packedIntArray.mli 1.77 KB
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(* A packed integer array is represented as a pair of an integer [k] and
   a string [s]. The integer [k] is the number of bits per integer that we
   use. The string [s] is just an array of bits, which is read in 8-bit
   chunks. *)

(* The ocaml programming language treats string literals and array literals
   in slightly different ways: the former are statically allocated, while
   the latter are dynamically allocated. (This is rather arbitrary.) In the
   context of Menhir's table-based back-end, where compact, immutable
   integer arrays are needed, ocaml strings are preferable to ocaml arrays. *)

type t =
  int * string

(* [pack a] turns an array of integers into a packed integer array. *)

(* Because the sign bit is the most significant bit, the magnitude of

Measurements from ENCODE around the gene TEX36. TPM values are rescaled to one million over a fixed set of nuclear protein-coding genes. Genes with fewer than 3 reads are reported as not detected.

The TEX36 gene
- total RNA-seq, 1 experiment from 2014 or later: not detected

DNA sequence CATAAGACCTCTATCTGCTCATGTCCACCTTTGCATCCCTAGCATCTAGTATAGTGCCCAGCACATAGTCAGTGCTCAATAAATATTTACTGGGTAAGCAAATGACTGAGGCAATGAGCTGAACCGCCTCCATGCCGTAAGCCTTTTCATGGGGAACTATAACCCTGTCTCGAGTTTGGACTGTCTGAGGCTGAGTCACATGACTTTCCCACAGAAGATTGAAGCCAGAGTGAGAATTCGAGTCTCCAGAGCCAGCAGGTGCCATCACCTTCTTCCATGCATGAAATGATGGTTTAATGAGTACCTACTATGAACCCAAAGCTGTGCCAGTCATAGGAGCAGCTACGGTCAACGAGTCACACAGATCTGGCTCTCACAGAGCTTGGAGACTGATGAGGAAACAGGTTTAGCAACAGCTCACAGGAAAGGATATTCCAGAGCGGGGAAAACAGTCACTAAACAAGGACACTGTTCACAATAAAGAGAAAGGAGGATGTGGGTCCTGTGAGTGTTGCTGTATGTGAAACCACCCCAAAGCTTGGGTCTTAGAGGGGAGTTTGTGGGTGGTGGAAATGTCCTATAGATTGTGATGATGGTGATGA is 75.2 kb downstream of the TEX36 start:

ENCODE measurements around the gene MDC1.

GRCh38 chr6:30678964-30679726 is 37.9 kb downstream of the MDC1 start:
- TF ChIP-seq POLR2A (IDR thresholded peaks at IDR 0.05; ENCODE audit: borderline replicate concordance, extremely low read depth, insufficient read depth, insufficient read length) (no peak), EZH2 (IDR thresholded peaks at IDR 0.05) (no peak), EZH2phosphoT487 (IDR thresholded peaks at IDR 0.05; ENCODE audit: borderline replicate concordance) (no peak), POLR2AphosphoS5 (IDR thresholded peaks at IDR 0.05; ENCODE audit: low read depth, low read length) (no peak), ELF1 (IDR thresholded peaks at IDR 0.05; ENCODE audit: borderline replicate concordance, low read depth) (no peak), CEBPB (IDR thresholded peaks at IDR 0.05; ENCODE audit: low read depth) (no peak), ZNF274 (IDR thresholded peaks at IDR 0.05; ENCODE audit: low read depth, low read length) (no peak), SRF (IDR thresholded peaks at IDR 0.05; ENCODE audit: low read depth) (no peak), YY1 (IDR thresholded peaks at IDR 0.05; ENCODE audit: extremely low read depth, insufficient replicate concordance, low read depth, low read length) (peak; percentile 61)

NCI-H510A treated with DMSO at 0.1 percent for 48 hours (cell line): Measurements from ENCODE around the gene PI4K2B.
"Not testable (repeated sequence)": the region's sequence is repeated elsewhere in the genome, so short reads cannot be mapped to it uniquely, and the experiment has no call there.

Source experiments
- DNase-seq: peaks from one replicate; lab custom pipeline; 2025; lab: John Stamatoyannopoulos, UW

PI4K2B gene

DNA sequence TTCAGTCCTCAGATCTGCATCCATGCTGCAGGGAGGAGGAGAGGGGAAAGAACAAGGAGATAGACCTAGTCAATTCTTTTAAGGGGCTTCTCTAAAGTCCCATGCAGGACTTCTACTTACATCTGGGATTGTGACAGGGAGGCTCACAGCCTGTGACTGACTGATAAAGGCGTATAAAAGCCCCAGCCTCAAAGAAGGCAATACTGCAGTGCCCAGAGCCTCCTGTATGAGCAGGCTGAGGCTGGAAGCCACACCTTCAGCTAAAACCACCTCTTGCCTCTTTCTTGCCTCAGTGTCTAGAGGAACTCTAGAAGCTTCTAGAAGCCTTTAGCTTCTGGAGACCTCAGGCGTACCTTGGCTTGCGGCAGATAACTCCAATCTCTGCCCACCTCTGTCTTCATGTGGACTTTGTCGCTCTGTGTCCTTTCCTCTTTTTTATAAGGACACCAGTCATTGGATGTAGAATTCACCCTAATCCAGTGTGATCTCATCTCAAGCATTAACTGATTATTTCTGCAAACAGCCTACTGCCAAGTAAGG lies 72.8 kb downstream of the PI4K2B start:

any negative number is the word size. In other words, [pack] does
   not achieve any space savings as soon as [a] contains any negative
   numbers, even if they are ``small''. *)

val pack: int array -> t

(* [get t i] returns the integer stored in the packed array [t] at index [i]. *)

(* Together, [pack] and [get] satisfy the following property: if the index [i]
   is within bounds, then [get (pack a) i] equals [a.(i)]. *)

val get: t -> int -> int

(* [get1 t i] returns the integer stored in the packed array [t] at index [i].
   It assumes (and does not check) that the array's bit width is [1]. The
   parameter [t] is just a string. *)

val get1: string -> int -> int

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(* [unflatten1 (n, data) i j] accesses the two-dimensional bitmap
   represented by [(n, data)] at indices [i] and [j]. The integer
   [n] is the width of the bitmap; the string [data] is the second
   component of the packed array obtained by encoding the table as
   a one-dimensional array. *)

val unflatten1: int * string -> int -> int -> int